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Review

Responses of Two Litter-Based Invertebrate Communities to Changes in Canopy Cover in a Forest Subject to Hurricanes

1
165 Braid Road, Edinburgh EH10 6JE, UK
2
Luquillo LTER, Institute for Tropical Ecosystem Studies, College of Natural Sciences, University of Puerto Rico at Rio Piedras, P.O. Box 70377, San Juan, PR 00936-8377, USA
3
International Institute of Tropical Forestry, USDA Forest Service, Jardín Botánico Sur, 1201 Calle Ceiba, Río Piedras, PR 00926-1119, USA
*
Author to whom correspondence should be addressed.
Forests 2018, 9(6), 309; https://doi.org/10.3390/f9060309
Received: 29 April 2018 / Revised: 25 May 2018 / Accepted: 31 May 2018 / Published: 1 June 2018
(This article belongs to the Special Issue Forest Responses to Large-Scale Wind Disturbance)
Tropical forests are subject to seasonal hurricanes resulting in cycles of canopy opening and deposition of litter, followed by periods of recovery and canopy closure. Herein, we review two studies of litter-based communities in Puerto Rico; (i) a survey of bromeliad invertebrates in three montane forest types along an elevational gradient in 1993–1997, during a period of canopy recovery after two severe hurricanes, and the results compared with those from a resurvey in 2010, and (ii) a large scale canopy trimming experiment in the lower montane (Tabonuco) forest designed to simulate an hurricane event, and to separate the effects of canopy opening from debris deposition. Measurements of changes in invertebrate community parameters and decay rates of litter were made in a litter bag experiment as part of this major experiment. As the canopy closed, during the periods of study, bromeliad density reduced, especially in the Tabonuco forest. This was associated with a decline in both alpha and gamma invertebrate diversity, which appears to have involved the loss of rarer species. In the Tabonuco forest, two endemic bromeliad specialists were not found during resampling in 2010, though the most common species were remarkably stable over the two decades. Canopy opening significantly altered the diversity, biomass, and composition of litter communities, irrespective of litter deposition. It particularly reduced organisms responsible for comminution of litter and increased the activity of fungivores and microbiovores. Both studies showed that canopy disturbance, either indirectly or directly, adversely affects invertebrate diversity and detrital processing. View Full-Text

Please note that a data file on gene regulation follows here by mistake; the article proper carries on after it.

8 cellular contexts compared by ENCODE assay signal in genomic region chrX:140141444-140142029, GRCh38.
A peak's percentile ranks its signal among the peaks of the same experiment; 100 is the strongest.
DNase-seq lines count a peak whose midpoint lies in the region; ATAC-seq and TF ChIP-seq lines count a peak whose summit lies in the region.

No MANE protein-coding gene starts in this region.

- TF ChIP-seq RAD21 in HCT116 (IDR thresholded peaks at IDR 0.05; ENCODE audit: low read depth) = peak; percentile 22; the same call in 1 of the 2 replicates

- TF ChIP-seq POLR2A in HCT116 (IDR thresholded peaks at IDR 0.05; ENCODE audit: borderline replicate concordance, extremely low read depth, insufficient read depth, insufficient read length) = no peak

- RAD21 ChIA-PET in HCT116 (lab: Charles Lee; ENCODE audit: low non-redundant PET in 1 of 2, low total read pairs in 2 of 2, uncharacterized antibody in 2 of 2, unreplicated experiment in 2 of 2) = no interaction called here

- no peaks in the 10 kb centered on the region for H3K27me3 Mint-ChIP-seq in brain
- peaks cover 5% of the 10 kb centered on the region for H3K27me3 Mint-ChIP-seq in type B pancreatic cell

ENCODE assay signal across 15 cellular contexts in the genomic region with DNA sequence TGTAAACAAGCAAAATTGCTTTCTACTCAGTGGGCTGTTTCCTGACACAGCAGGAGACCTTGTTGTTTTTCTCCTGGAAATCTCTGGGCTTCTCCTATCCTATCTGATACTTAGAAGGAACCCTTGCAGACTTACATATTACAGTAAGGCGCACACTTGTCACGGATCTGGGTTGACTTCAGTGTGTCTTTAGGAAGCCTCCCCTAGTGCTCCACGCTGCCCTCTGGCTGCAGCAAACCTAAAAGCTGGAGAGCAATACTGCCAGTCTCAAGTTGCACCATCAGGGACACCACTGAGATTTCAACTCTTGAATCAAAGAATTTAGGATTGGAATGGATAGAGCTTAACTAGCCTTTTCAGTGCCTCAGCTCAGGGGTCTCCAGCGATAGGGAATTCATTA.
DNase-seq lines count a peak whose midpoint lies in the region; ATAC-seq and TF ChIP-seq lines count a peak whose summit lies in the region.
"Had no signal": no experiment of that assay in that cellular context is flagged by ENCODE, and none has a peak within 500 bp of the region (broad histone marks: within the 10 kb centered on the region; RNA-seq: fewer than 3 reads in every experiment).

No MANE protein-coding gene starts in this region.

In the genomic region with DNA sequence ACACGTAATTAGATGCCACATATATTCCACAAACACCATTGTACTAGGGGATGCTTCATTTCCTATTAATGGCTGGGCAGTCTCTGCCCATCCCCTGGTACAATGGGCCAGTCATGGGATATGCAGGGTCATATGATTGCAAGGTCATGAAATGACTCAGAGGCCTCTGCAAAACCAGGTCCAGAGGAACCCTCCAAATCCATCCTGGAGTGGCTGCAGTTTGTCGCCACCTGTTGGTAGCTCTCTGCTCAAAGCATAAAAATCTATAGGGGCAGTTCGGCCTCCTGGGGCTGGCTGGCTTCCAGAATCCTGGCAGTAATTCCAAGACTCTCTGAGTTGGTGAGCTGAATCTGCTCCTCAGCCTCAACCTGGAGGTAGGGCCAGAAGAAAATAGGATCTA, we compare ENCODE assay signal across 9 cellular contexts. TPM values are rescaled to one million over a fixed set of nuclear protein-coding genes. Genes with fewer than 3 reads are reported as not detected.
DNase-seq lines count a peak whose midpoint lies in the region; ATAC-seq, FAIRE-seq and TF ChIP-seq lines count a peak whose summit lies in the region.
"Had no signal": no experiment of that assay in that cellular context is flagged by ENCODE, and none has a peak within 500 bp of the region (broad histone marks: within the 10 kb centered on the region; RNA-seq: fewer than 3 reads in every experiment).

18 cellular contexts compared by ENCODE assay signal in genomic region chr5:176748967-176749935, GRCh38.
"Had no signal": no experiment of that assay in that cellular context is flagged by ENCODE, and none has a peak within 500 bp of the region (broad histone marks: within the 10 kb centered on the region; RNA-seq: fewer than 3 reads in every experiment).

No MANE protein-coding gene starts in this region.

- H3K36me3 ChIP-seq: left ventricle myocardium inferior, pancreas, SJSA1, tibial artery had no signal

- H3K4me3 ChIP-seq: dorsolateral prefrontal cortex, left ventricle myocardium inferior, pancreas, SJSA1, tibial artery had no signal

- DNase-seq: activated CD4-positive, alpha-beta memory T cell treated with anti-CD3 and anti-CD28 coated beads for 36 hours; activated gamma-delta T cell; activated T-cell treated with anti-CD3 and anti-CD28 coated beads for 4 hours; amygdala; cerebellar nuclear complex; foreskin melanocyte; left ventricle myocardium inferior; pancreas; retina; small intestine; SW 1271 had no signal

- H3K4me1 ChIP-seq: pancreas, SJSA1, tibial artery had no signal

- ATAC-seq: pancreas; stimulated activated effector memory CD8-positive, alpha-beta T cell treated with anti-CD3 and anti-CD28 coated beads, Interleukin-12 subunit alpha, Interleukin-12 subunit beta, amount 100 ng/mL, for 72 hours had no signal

Keywords: bromeliad; Caribbean; detritus; diversity; ecology; hurricanes; phytotelmata; tropics bromeliad; Caribbean; detritus; diversity; ecology; hurricanes; phytotelmata; tropics
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MDPI and ACS Style

Richardson, B.; Richardson, M.; González, G. Responses of Two Litter-Based Invertebrate Communities to Changes in Canopy Cover in a Forest Subject to Hurricanes. Forests 2018, 9, 309. https://doi.org/10.3390/f9060309

AMA Style

Richardson B, Richardson M, González G. Responses of Two Litter-Based Invertebrate Communities to Changes in Canopy Cover in a Forest Subject to Hurricanes. Forests. 2018; 9(6):309. https://doi.org/10.3390/f9060309

Chicago/Turabian Style

Richardson, Barbara, Michael Richardson, and Grizelle González. 2018. "Responses of Two Litter-Based Invertebrate Communities to Changes in Canopy Cover in a Forest Subject to Hurricanes" Forests 9, no. 6: 309. https://doi.org/10.3390/f9060309

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